Abstract and Keywords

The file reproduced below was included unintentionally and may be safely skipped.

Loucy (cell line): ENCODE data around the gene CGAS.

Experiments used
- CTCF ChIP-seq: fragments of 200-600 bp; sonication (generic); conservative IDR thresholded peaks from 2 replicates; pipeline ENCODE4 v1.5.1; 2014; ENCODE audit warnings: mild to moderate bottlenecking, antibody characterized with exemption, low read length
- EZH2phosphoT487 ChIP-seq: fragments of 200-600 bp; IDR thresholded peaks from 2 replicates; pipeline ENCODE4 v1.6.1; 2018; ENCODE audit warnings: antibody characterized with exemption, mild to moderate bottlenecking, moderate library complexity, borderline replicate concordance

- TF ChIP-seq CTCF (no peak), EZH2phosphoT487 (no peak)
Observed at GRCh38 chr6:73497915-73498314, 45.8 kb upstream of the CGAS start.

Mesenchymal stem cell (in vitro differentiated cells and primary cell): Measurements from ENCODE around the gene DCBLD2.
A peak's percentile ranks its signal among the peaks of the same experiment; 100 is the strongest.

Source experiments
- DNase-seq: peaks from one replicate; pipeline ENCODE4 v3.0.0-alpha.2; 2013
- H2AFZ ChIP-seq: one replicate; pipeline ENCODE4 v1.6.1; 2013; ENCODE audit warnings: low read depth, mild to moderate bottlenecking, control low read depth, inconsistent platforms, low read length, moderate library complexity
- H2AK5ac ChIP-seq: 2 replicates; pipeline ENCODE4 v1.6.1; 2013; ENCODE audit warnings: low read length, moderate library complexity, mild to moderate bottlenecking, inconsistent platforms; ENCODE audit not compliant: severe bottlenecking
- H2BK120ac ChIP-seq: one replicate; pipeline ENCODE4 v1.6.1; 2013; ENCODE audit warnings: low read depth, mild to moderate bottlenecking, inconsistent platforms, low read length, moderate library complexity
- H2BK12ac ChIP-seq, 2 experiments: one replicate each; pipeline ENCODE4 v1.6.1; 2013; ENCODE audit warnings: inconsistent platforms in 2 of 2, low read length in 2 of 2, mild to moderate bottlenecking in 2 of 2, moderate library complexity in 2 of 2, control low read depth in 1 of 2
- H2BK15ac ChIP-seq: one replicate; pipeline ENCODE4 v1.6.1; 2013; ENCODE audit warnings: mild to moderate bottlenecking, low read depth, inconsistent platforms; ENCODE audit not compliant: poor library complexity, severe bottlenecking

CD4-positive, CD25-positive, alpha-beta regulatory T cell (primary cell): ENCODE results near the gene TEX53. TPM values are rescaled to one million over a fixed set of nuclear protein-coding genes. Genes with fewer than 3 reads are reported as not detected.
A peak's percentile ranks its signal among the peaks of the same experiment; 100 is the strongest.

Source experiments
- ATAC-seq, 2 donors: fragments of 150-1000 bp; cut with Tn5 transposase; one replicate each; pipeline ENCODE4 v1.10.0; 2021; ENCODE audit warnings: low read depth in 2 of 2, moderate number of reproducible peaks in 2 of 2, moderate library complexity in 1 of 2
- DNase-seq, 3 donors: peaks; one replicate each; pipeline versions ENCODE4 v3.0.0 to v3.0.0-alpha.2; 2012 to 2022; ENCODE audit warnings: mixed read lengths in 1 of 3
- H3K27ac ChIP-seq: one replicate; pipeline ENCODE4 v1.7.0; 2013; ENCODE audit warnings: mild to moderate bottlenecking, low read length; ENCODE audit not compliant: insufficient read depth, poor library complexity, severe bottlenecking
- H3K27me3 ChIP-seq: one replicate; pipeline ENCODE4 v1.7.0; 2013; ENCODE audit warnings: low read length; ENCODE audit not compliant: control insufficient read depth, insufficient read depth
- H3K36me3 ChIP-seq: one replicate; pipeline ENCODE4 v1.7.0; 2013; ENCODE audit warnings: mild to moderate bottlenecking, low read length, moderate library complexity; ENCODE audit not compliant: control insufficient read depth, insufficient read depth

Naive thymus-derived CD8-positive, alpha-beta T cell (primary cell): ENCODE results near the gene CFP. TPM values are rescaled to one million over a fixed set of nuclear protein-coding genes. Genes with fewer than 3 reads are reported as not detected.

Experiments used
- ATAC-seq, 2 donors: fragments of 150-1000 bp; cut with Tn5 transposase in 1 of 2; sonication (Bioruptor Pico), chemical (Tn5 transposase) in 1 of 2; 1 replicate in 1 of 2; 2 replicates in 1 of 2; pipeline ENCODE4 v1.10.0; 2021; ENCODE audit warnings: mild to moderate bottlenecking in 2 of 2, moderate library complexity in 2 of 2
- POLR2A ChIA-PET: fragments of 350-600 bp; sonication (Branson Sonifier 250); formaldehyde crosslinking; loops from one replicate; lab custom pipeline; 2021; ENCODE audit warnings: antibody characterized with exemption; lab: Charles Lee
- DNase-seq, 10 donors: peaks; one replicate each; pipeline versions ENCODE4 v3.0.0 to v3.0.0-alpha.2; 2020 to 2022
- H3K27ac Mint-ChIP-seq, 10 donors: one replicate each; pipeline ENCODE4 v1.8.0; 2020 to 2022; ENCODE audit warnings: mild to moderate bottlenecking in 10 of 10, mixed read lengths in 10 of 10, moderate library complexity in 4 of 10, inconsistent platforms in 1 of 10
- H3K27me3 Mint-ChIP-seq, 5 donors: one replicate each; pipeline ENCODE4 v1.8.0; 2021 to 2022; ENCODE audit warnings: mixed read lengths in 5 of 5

This chapter reviews behavioral biological analyses of ethnic solidarity and conflict. The universality of ethnic behavior, including frequent altruism, points to evolutionary origins. This chapter reviews the history of research into ethnicity by ethologists, sociobiologists, and evolutionary psychologists. The biosocial approach is unique in tracing causality back to adaptations, including brain functions and the evolutionary processes that selected them. One such selection process is cultural group strategies in which rules and beliefs adopted by a group help it replace others. The most influential biosocial theory states that ethnic solidarity is nepotism extended to the population. Ethnic nepotism theory and other insights have been fruitful in suggesting research directions. These include ethnic group dominance, superorganism theory applied to ethnic middleman groups, the idea that ethnic trust boosts economic competitiveness by reducing transaction costs, and the finding that ethnocultural diversity increases social conflict. Other research concerns national character.
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